Vietnam War Photos - River Patrol Force

The U.S. Navy’s River Patrol Force (Task Force 116) was established in December 1965 to carry out operation Game Warden, the surveillance and interdiction of Viet Cong activity in the Mekong Delta. To navigate the Delta’s inland waterways the Navy used fiberglass-hulled PBRs (Patrol Boat River), which were driven by two Jacuzzi water jets rather than by propeller. Air support for the PBRs was provided by Helicopter Attack (Light) Squadron Three (the "Seawolves").

In November 1968 the River Patrol Force, in combination with the Coastal Surveillance and Riverine Assault Forces, began operation Sealords, which successfully cut Communist infiltration routes from Cambodia and pacified large areas of the Delta. The new operation received additional air support from the OV-10 Bronco aircraft of Light Attack Squadron Four (the "Black Ponies"). Simultaneous to Sealords, the PBRs were gradually transferred to the Vietnamese Navy until Task Force 116 was deactivated in December 1970.

A U.
A River Patrol Boat (PBR) 31 Mk II operated by the 458th Trans.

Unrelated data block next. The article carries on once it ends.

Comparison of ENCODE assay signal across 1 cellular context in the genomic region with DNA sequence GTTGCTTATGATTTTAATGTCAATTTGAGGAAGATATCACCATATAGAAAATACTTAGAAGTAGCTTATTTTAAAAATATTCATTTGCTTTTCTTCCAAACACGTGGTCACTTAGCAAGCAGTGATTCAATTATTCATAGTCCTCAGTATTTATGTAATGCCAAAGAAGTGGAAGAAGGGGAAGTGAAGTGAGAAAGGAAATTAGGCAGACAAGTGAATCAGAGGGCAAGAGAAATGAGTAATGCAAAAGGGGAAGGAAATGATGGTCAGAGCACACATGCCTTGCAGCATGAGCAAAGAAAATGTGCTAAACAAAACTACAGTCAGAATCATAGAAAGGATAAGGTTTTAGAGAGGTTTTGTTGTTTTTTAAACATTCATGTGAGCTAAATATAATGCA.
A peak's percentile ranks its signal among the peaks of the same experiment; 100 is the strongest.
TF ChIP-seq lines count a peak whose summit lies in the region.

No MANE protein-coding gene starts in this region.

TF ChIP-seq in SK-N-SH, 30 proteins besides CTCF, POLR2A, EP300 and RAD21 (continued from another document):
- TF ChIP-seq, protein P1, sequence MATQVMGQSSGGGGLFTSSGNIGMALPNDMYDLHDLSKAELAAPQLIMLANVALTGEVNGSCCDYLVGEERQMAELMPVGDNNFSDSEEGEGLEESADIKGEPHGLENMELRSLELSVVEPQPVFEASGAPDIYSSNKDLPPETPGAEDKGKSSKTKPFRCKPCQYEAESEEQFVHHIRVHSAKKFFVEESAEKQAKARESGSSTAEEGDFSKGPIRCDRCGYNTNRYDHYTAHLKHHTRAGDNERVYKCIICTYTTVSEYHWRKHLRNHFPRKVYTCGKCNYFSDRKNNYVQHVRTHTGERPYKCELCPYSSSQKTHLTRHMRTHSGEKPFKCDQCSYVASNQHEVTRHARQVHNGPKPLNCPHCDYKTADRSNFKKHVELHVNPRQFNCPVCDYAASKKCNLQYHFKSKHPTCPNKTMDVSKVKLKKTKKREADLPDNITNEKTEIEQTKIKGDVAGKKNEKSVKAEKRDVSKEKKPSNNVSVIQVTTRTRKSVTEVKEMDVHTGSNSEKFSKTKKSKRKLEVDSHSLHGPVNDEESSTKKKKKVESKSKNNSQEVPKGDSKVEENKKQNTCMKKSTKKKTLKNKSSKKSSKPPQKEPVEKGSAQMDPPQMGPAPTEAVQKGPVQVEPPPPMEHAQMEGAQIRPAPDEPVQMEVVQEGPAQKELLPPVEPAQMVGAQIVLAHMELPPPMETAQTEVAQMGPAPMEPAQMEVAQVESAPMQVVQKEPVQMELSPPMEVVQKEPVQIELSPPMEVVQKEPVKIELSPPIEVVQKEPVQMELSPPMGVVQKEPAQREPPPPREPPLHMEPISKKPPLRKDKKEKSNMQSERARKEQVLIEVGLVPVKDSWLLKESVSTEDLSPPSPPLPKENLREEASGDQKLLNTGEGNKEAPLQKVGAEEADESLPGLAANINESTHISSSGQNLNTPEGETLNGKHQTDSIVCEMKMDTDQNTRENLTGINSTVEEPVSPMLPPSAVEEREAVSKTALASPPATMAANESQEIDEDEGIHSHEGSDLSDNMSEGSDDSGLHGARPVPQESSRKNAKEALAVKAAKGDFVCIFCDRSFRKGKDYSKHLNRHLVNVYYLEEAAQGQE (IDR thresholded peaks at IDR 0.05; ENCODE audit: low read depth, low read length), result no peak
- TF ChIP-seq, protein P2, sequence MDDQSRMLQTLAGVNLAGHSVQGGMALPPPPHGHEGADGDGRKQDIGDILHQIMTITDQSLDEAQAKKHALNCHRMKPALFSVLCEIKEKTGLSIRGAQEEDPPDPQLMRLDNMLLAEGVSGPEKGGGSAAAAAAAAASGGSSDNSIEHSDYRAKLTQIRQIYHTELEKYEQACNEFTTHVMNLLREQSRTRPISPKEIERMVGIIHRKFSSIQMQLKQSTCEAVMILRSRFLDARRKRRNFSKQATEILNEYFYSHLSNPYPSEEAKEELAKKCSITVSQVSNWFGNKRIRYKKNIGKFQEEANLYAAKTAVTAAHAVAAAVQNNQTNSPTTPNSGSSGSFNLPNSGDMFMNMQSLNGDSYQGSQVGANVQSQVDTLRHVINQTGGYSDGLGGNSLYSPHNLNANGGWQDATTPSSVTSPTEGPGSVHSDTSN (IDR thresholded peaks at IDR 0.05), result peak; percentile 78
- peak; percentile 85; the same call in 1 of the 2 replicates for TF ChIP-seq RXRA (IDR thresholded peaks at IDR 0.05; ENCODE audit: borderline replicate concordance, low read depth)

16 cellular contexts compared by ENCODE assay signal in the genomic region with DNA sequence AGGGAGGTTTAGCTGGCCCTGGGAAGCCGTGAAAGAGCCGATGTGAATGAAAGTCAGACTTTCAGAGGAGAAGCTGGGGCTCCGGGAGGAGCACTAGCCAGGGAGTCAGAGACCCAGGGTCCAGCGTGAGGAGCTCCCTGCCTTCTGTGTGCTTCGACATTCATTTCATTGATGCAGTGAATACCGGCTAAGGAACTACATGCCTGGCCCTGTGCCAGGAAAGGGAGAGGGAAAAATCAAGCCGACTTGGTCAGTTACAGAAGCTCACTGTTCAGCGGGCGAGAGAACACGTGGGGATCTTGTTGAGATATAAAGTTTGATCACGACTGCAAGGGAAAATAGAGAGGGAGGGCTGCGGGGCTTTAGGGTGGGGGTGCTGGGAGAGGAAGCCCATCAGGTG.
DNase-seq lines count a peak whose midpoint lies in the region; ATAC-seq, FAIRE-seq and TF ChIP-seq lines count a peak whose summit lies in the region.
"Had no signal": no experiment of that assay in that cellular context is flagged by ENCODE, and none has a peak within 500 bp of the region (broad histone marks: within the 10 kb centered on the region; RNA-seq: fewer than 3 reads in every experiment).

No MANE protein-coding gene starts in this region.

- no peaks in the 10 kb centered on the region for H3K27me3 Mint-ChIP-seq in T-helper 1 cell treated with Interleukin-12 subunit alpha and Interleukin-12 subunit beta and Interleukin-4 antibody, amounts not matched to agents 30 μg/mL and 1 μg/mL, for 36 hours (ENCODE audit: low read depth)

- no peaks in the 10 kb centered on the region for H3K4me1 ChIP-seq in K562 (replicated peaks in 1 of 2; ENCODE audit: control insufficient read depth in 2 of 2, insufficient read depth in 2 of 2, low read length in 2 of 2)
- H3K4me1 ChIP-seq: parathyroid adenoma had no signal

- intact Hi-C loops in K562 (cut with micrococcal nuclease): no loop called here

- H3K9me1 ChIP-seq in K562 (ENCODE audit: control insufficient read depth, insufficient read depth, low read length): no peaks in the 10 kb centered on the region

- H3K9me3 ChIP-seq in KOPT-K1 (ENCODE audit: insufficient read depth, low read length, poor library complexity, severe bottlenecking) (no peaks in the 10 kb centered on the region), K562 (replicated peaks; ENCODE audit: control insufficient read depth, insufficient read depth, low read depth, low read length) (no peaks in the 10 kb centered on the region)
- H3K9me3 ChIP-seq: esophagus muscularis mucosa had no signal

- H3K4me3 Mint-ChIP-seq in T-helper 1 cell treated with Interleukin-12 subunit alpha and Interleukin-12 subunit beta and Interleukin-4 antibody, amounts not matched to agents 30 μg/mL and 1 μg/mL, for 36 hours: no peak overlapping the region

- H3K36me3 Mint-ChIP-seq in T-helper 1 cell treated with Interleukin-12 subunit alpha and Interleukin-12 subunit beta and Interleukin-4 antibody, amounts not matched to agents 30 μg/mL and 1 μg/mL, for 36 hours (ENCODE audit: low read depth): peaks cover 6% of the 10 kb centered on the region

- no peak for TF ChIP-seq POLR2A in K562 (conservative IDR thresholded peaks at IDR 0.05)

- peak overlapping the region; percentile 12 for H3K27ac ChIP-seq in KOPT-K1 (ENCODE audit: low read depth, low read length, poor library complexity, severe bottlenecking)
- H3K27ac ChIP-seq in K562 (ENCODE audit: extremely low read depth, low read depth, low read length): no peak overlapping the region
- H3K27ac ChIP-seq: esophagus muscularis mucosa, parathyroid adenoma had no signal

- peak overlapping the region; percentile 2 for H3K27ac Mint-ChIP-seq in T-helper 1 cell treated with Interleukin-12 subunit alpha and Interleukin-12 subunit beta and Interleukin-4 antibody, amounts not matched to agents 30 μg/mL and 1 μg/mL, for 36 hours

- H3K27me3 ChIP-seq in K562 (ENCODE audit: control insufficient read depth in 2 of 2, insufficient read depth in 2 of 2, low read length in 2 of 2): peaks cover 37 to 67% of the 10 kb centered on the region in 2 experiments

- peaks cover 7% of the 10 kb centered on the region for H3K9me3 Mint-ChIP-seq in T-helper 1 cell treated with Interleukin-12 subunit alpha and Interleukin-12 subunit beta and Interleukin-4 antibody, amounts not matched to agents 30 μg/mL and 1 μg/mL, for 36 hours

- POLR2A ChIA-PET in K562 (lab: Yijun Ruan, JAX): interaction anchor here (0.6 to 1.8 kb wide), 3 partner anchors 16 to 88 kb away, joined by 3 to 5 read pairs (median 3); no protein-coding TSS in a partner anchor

PBRs of the Navy's 549th River Division proceed along the Saigon River, approximately 7km southeast of Dau Tieng, during Operation Tom Sawyer.
Three Seawolf helicopter gunships on a search and destroy mission above the Uminh Forest in the Mekong Delta.
Vietnamese Navy (VNN) PBRs head out on patrol.
Landing Ship Tanks (LST) were used to transport PBRs to patrol areas and served as floating bases, refuelling and rearming riverine craft and Seawolf helicopter gunships.
SKSN Ellis Manns of the 549th River Division stands by his 50 cal.
Captain Arthur Price, commander of the River Patrol Force (Task Force 116), confers with a sailor of River Assault Division 54.
Seawolf door gunner Bill Rutledge, on the left, in Binh Thuy in April 1970.
Seawolf George Heady relaxes with a pipe and a beer after a hard day’s work.
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